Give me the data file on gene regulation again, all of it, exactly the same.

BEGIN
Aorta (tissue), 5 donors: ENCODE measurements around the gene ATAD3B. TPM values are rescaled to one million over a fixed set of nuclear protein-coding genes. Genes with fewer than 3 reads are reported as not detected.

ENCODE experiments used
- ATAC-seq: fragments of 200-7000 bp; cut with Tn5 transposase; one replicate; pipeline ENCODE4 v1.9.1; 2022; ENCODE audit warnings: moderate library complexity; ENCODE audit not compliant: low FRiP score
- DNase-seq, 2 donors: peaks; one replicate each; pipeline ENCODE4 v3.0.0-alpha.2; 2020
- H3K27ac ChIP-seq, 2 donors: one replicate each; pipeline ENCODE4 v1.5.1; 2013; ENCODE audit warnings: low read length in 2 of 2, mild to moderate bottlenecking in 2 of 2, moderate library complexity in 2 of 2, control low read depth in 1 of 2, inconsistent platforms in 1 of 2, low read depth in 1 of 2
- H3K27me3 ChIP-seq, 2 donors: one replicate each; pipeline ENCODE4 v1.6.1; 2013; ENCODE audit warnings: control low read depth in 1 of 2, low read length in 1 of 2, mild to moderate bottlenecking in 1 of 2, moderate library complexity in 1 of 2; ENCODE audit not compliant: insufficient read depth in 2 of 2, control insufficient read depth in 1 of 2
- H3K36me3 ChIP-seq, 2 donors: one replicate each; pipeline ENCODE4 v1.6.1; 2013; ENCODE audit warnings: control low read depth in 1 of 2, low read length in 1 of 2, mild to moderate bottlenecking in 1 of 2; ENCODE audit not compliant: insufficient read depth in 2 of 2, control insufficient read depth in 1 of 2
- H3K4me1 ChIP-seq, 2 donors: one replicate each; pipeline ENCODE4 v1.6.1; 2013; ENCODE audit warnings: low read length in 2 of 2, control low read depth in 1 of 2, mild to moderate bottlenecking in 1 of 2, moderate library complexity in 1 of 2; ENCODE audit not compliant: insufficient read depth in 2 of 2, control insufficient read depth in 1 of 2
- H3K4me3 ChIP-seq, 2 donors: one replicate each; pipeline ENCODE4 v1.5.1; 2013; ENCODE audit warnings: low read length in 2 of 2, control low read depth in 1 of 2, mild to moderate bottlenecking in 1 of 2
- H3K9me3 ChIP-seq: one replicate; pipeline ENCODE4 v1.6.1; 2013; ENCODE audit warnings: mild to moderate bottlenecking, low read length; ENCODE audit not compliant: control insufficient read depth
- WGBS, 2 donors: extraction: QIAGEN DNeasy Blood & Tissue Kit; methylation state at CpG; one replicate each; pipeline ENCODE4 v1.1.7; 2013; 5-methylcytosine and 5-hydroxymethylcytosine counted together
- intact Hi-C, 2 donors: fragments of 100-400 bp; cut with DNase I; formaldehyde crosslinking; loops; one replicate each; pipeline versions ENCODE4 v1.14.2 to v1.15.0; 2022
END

Aorta (tissue), 5 donors: ENCODE measurements around the gene ATAD3B. TPM values are rescaled to one million over a fixed set of nuclear protein-coding genes. Genes with fewer than 3 reads are reported as not detected.

ENCODE experiments used
- ATAC-seq: fragments of 200-7000 bp; cut with Tn5 transposase; one replicate; pipeline ENCODE4 v1.9.1; 2022; ENCODE audit warnings: moderate library complexity; ENCODE audit not compliant: low FRiP score
- DNase-seq, 2 donors: peaks; one replicate each; pipeline ENCODE4 v3.0.0-alpha.2; 2020
- H3K27ac ChIP-seq, 2 donors: one replicate each; pipeline ENCODE4 v1.5.1; 2013; ENCODE audit warnings: low read length in 2 of 2, mild to moderate bottlenecking in 2 of 2, moderate library complexity in 2 of 2, control low read depth in 1 of 2, inconsistent platforms in 1 of 2, low read depth in 1 of 2
- H3K27me3 ChIP-seq, 2 donors: one replicate each; pipeline ENCODE4 v1.6.1; 2013; ENCODE audit warnings: control low read depth in 1 of 2, low read length in 1 of 2, mild to moderate bottlenecking in 1 of 2, moderate library complexity in 1 of 2; ENCODE audit not compliant: insufficient read depth in 2 of 2, control insufficient read depth in 1 of 2
- H3K36me3 ChIP-seq, 2 donors: one replicate each; pipeline ENCODE4 v1.6.1; 2013; ENCODE audit warnings: control low read depth in 1 of 2, low read length in 1 of 2, mild to moderate bottlenecking in 1 of 2; ENCODE audit not compliant: insufficient read depth in 2 of 2, control insufficient read depth in 1 of 2
- H3K4me1 ChIP-seq, 2 donors: one replicate each; pipeline ENCODE4 v1.6.1; 2013; ENCODE audit warnings: low read length in 2 of 2, control low read depth in 1 of 2, mild to moderate bottlenecking in 1 of 2, moderate library complexity in 1 of 2; ENCODE audit not compliant: insufficient read depth in 2 of 2, control insufficient read depth in 1 of 2
- H3K4me3 ChIP-seq, 2 donors: one replicate each; pipeline ENCODE4 v1.5.1; 2013; ENCODE audit warnings: low read length in 2 of 2, control low read depth in 1 of 2, mild to moderate bottlenecking in 1 of 2
- H3K9me3 ChIP-seq: one replicate; pipeline ENCODE4 v1.6.1; 2013; ENCODE audit warnings: mild to moderate bottlenecking, low read length; ENCODE audit not compliant: control insufficient read depth
- WGBS, 2 donors: extraction: QIAGEN DNeasy Blood & Tissue Kit; methylation state at CpG; one replicate each; pipeline ENCODE4 v1.1.7; 2013; 5-methylcytosine and 5-hydroxymethylcytosine counted together
- intact Hi-C, 2 donors: fragments of 100-400 bp; cut with DNase I; formaldehyde crosslinking; loops; one replicate each; pipeline versions ENCODE4 v1.14.2 to v1.15.0; 2022